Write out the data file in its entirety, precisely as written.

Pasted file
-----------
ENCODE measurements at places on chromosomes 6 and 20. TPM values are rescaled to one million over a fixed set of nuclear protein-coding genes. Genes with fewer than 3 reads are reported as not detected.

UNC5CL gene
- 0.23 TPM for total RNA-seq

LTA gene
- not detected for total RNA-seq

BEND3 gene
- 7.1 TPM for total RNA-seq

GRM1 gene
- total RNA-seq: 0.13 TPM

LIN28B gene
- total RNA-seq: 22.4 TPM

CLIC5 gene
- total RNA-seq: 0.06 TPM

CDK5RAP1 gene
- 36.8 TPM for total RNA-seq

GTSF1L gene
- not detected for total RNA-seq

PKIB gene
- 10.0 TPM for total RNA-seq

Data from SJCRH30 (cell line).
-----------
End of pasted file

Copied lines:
ENCODE measurements at places on chromosomes 6 and 20. TPM values are rescaled to one million over a fixed set of nuclear protein-coding genes. Genes with fewer than 3 reads are reported as not detected.

UNC5CL gene
- 0.23 TPM for total RNA-seq

LTA gene
- not detected for total RNA-seq

BEND3 gene
- 7.1 TPM for total RNA-seq

GRM1 gene
- total RNA-seq: 0.13 TPM

LIN28B gene
- total RNA-seq: 22.4 TPM

CLIC5 gene
- total RNA-seq: 0.06 TPM

CDK5RAP1 gene
- 36.8 TPM for total RNA-seq

GTSF1L gene
- not detected for total RNA-seq

PKIB gene
- 10.0 TPM for total RNA-seq

Data from SJCRH30 (cell line).